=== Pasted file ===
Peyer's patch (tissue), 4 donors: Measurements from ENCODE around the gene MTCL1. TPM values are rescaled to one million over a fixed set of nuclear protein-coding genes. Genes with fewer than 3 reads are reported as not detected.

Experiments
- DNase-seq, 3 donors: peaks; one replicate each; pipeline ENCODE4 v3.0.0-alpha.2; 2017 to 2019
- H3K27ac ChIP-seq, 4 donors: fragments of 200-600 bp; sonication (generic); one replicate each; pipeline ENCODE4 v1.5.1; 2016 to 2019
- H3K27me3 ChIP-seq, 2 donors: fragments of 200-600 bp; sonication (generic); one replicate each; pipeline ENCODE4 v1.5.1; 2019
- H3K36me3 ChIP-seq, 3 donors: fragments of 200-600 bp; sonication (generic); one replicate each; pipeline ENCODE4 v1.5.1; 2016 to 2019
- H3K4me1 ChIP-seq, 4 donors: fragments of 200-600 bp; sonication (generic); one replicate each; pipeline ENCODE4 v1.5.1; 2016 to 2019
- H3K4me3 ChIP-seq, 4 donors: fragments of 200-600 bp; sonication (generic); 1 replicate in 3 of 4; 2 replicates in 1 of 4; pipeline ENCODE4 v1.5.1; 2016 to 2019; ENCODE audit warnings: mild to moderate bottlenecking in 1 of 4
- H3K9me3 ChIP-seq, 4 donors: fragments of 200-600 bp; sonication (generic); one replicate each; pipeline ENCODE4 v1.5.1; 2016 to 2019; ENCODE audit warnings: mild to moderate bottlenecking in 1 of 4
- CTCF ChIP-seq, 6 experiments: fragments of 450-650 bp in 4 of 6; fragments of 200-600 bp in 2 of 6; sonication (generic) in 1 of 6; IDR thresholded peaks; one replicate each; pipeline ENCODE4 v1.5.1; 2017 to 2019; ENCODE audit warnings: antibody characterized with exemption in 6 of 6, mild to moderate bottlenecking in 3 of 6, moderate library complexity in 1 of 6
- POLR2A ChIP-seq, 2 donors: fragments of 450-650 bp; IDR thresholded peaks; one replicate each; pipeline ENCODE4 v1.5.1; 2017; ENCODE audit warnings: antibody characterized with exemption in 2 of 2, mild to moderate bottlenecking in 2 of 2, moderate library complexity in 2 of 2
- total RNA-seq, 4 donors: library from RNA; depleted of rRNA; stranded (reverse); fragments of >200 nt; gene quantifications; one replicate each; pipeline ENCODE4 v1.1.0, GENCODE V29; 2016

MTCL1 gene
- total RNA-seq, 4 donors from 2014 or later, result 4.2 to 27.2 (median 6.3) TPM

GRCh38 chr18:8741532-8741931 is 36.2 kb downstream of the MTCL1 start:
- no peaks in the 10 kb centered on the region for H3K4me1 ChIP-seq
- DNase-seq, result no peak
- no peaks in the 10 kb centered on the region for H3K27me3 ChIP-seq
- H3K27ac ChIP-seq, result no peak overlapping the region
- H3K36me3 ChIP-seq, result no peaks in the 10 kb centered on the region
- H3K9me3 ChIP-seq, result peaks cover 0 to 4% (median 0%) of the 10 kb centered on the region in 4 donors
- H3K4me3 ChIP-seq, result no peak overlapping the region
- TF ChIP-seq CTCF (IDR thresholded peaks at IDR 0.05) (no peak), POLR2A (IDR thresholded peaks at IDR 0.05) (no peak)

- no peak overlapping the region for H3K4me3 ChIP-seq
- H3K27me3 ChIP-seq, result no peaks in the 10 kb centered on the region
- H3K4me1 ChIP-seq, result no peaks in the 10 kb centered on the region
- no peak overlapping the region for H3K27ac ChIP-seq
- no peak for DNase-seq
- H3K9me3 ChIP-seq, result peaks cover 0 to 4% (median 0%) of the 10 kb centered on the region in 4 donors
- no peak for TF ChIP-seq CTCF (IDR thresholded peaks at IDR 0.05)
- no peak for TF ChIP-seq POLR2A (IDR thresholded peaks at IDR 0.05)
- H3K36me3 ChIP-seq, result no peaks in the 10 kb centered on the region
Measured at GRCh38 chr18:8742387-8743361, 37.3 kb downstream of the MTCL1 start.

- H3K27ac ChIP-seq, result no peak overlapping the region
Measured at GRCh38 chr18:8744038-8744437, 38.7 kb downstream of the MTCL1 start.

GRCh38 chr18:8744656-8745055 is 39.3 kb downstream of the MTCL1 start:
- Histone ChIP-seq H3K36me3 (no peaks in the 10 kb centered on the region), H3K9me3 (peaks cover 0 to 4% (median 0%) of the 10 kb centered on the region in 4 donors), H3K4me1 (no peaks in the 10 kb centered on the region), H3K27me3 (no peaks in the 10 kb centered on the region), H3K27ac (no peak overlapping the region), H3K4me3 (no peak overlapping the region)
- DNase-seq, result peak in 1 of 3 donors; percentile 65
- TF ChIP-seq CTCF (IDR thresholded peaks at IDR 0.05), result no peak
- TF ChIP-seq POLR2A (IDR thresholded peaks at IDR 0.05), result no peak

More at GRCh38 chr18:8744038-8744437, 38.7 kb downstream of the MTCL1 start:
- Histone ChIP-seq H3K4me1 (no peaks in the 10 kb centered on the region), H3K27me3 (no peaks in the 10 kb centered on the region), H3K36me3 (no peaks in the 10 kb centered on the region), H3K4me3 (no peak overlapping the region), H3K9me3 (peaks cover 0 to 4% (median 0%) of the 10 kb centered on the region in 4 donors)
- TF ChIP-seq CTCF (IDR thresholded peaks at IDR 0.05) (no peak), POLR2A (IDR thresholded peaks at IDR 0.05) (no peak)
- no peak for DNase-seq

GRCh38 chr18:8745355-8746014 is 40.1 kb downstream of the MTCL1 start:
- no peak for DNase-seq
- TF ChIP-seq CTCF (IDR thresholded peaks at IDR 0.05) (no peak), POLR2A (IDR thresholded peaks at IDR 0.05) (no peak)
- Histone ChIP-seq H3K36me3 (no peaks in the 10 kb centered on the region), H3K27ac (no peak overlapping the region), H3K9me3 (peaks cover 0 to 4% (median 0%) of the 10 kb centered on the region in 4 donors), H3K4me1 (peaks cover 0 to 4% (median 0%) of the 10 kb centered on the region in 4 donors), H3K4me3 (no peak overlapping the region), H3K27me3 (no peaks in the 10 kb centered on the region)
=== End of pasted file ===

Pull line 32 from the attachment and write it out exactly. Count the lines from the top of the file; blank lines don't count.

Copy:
- H3K36me3 ChIP-seq, result no peaks in the 10 kb centered on the region